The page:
At the press conference, U.S. Attorney Alexander M.M. Uballez addressed inquiries about the possibility of seeking the death penalty, telling reporters, “so the death penalty is a decision that’s held by the Attorney General of the United States. Whether and how we get to that eventual determination is internal to our office. But once that determination is made, the public will know.”

Meanwhile, New Mexico Attorney General Raúl Torrez indicated that state charges against Smith are being withheld pending the conclusion of the federal case, after which Smith will face murder charges in state court.

Mexican president praises violent bandit Pancho Villa for murdering 18 New Mexicans

In a recent statement, Mexican President Andrés Manuel López Obrador commended the actions of Francisco “Pancho” Villa, a key figure in the Mexican Revolution, for his 1916 incursion into Columbus, New Mexico, which resulted in the deaths of 18 Americans. López Obrador described Villa’s raid as a “daring feat” and suggested that it should be acknowledged for preventing what Villa viewed as betrayals. 

The Mexican leader’s remarks have brought attention to a historical event that has often been overshadowed by Villa’s broader contributions to Mexico’s domestic revolution against Porfirio Diaz’s dictatorship.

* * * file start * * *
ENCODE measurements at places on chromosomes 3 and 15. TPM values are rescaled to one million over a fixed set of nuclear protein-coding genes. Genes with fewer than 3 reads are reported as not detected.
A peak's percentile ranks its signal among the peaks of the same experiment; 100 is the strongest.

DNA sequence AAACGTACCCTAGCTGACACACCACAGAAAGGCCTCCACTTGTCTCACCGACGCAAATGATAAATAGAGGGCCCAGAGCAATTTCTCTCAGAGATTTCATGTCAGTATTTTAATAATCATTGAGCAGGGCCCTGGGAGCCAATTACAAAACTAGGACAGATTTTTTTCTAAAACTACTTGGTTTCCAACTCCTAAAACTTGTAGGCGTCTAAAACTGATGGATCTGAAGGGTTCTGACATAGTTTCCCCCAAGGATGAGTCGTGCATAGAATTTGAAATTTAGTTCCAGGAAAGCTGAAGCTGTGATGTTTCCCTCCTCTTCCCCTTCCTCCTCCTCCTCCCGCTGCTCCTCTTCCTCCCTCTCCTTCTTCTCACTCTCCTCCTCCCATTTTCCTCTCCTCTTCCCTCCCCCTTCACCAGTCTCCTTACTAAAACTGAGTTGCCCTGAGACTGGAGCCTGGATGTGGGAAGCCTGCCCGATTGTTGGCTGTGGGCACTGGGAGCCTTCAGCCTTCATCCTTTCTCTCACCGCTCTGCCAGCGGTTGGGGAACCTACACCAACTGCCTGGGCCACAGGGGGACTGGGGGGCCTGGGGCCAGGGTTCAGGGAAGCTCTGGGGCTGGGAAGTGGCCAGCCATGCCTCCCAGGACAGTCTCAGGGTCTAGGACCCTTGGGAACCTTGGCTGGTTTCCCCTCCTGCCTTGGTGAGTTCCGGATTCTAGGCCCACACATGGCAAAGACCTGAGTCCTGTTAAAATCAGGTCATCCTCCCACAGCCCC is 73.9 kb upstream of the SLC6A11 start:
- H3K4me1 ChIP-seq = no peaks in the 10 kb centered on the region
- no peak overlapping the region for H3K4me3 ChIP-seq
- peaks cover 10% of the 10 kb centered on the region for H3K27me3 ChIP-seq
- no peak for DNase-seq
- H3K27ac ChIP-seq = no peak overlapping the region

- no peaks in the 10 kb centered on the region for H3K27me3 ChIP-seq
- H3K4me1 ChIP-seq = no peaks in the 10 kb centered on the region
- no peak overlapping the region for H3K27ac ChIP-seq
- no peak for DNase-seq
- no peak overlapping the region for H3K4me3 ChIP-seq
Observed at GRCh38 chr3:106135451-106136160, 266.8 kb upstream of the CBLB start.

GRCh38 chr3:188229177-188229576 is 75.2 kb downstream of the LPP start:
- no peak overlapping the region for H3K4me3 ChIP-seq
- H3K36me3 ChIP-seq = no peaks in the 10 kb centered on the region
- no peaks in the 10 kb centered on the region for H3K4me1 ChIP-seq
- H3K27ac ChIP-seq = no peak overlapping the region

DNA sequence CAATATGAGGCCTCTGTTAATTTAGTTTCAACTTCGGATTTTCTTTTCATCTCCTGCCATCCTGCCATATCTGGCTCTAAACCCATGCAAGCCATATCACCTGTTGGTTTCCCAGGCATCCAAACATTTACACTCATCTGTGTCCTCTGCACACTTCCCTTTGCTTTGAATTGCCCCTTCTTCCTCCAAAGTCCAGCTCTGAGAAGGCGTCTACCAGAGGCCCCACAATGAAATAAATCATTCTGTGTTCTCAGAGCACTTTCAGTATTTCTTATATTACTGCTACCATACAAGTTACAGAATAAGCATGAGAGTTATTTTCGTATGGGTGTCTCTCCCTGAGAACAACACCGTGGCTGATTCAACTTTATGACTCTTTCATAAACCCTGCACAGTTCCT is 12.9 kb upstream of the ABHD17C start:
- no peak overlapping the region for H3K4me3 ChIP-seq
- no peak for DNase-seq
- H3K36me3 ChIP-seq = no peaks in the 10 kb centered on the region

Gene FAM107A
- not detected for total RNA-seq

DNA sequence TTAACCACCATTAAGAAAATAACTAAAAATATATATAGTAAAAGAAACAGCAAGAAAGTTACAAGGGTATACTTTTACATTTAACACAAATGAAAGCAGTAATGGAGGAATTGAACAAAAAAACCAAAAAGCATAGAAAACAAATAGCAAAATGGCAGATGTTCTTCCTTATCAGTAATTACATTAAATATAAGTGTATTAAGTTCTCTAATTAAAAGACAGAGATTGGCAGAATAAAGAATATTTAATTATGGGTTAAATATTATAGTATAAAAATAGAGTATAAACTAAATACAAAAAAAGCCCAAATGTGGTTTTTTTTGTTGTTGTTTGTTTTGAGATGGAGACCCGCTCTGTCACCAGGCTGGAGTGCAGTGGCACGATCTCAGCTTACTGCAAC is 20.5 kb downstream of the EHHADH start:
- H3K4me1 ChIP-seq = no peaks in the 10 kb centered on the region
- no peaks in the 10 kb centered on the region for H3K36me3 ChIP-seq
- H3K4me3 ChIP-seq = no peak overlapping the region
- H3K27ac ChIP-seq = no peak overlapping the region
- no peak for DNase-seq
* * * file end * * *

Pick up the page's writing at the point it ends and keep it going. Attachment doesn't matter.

López Obrador’s reference to the Columbus attack as a form of resistance against imperialism, quoting historian Pedro Salmerón, adds a layer of complexity to the narrative surrounding Villa’s legacy. This perspective aligns with López Obrador’s previous expressions of admiration for Salmerón despite controversies surrounding the historian’s proposed ambassadorship to Panama, which was ultimately rejected due to allegations against him.

The attack on Columbus, executed by Villa and his forces, involved looting and setting ablaze homes and businesses, leading to casualties among both the local populace and U.S. military personnel stationed there. This act of aggression prompted President Woodrow Wilson to launch a military expedition into Mexico to apprehend Villa, an endeavor that ultimately proved unsuccessful.